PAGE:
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This article was published on May 17, 2022

Play-to-earn sells the dream of gaming for cash — so why isn’t everyone playing?

GameFi dangles a tempting carrot

Play-to-earn sells the dream of gaming for cash — so why isn’t everyone playing?

The crypto crash has spooked many investors, but blockchain bros have high hopes for one nascent application: GameFi.

A portmanteau of “game” and “decentralized finance,” the model offers a chance at earning cash by gaming. Players who complete in-game tasks are rewarded with crypto and NFTs, which can then be traded for real money.

It’s a tempting pitch on paper. But play-to-earn shows signs of plateauing before it enters the mainstream.

In April, active users shrunk by 24.9% to 9.22 million, while transaction volumes fell by 73.4%, according to Footprint Analytics,

The number of new and active users has declined even though the number of games has increased.
After consistent growth last year, the number of new users has dipped. Credit: Footprint Analytics

A big barrier to mass adoption is simple economics: a sustainable market needs more money coming in than going out.

This primarily requires a constant stream of new users to subsidize the established ones — a model that’s been called a pyramid scheme.

The accusation has been leveled at Axie Infinity, a Pokemon-style battle game that exploded in popularity last year.

Thousands of people have played Axie as full-time jobs — with mixed results.


Axie users typically invest hundreds of dollars for a starter pack of the NFT creatures. The company makes money by taking a cut on every marketplace transaction.

Some users lower the entry by forming groups called “guilds.” This involves owners of the NFTs lending them to players in exchange for a share of the profits.

It’s risky for the owners, who can invest vast sums in the volatile assets, and the potential gains for the player are lower — but there are also benefits.

Earnings can still be substantial — particularly in the emerging economies that are the game’s biggest markets —  and guilds reduce the financial risks of players.

Yet this doesn’t resolve the fundamental issue: new players need to replace the ones who cash out.

This wasn’t a problem when Axie was adding more users each month than those it already had. But when growth slowed and the token price slipped, player earnings dived.

Axie suffered a further setback when hackers stole $625 million of cryptocurrency Ronin, the blockchain behind the game. The attack is the largest crypto heist to date, according to REKT Database.

Axie’s maker pledged to reimburse affected users, but the game’s coin value and player numbers have continued to dip.

In May, Axie’s daily active users fell below 1 million for the first in eight months. The figure had peaked at over 2.7 million in November.

Fun thirst

Axie’s decline has reverberated across the GameFi community. Companies in the sector are now reassessing their business models.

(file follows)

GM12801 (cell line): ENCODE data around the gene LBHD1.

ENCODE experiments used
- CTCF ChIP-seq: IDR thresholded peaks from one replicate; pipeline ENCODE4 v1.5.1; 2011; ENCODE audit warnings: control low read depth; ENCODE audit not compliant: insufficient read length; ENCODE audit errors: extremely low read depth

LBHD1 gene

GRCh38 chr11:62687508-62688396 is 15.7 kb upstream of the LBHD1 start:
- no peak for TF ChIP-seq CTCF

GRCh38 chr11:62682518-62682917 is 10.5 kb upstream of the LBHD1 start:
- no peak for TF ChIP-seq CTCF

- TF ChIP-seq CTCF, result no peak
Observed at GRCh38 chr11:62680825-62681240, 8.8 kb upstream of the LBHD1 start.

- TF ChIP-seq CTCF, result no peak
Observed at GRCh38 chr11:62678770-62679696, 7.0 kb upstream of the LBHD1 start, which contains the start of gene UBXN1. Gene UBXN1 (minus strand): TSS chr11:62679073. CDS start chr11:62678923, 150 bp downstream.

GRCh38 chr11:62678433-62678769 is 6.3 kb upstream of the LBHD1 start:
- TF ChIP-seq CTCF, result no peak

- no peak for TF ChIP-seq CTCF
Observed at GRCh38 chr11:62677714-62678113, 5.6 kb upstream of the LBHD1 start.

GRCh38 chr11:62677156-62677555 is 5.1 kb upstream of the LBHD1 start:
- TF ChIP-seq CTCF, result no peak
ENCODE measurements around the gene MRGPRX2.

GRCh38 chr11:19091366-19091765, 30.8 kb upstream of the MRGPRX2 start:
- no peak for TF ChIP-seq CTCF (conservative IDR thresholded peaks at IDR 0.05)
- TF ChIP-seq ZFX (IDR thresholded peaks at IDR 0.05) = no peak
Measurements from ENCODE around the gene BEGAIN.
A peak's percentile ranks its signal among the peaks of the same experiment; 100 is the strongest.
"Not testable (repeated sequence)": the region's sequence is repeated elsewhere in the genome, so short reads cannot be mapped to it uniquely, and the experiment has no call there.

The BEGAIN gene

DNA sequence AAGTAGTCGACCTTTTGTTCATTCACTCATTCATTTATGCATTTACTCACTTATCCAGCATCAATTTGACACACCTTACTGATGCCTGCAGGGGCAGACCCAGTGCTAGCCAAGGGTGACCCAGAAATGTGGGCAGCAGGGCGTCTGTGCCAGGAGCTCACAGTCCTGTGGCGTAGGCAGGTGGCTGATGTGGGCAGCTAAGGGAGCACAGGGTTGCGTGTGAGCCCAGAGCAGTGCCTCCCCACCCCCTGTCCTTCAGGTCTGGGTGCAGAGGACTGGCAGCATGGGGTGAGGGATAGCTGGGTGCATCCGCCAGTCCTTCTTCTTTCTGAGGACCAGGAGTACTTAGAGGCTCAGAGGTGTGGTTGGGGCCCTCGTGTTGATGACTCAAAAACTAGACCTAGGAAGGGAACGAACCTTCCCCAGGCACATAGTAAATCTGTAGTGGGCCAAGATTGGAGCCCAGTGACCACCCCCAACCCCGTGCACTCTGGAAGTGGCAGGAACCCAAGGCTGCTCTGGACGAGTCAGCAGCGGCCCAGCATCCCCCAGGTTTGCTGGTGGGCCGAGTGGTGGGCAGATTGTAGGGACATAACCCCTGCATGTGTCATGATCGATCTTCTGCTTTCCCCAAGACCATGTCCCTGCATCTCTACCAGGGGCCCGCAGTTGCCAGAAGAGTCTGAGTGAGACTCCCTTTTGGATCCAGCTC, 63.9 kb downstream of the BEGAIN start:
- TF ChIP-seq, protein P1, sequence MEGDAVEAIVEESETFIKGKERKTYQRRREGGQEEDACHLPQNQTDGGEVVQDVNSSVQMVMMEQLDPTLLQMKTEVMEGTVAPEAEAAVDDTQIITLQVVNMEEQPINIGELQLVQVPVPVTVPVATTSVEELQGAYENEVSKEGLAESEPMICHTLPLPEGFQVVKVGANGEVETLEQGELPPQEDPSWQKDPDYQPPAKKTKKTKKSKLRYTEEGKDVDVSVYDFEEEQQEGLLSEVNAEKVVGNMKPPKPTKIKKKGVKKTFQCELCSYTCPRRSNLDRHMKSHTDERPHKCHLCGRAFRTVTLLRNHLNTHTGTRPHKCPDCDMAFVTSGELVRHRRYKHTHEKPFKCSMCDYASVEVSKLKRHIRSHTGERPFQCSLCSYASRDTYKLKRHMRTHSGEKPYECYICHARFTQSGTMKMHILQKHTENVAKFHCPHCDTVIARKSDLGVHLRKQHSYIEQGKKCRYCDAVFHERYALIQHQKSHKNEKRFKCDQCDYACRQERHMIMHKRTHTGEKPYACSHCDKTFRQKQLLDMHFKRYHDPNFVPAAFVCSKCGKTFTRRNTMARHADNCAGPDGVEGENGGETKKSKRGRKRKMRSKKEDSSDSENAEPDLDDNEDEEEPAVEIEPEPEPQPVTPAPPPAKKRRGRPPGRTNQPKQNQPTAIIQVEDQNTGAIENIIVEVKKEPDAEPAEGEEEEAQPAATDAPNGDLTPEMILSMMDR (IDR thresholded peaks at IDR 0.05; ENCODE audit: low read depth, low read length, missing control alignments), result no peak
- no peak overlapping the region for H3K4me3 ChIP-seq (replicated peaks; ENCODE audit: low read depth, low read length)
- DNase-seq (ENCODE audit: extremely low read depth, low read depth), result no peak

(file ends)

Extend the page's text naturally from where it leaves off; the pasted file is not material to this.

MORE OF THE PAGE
At a panel discussion during the BlockDown conference last week, GameFi execs centered their strategies on prioritizing pleasure over profit.

“It’s going to come back to web2 fundamentals of needing a good game to survive,” said Corey Wilton, co-founder of Pexabay, a play-to-earn horse racing simulator.

AAA games, however, have development costs that GameFi firms can’t afford.

FancyStudios, which creates 8-bit games is trying to overcome this hurdle by tapping into the nostalgic appeal of retro classics.

Eric McIntire, the company’s CCO, hopes this shifts the user focus from play-to-earn to play-and-earn.

“We want you to happen to earn money while you’re doing something that you enjoy doing anyway,” he said.

“While you’re standing in line for a coffee, we want you to pay for the coffee by playing a game that you’re having fun playing anyway.”

Fancy Birds hopes the simple concept captures casual gamers. Credit: Fancy Studios
Fancy Birds hopes the simple concept captures casual gamers. Credit: FancyStudios

Ultimately, McIntire is targeting a transition to “play-to-own,” which encourages users to keep their digital assets in the game.

They still earn rewards, but instead of exchanging them for real money, they can use them to shape the in-game experience.

This could incentivize user retention — but the games will need mass appeal.

“We had a 2D horse racing game that’s in an MVP basically — not even an alpha — and it had $200 million going through it,” said Wilton.

“I think that’s probably an indicator that they’re not here for the f’ing game.” 

Game on

GameFi also needs support from regular gamers — who have proven hostile to crypto projects.

Ubisoft’s NFT plans, for instance, sparked a furious backlash from fans. The YouTube announcement was disliked by more than 95% of viewers.

GameFi firms aim to eventually seamlessly integrate any blockchain elements.

In a similar manner to paying with a credit card, gamers would use the mechanisms without considering how they work.

“I think eventually things are going to transform and it’s just going to feel like a game,” said Wilton. “But I’d say we’re probably five-to-10 years away from something like that.”

In the embryonic world of GameFi, businesses are still searching for a sustainable formula.

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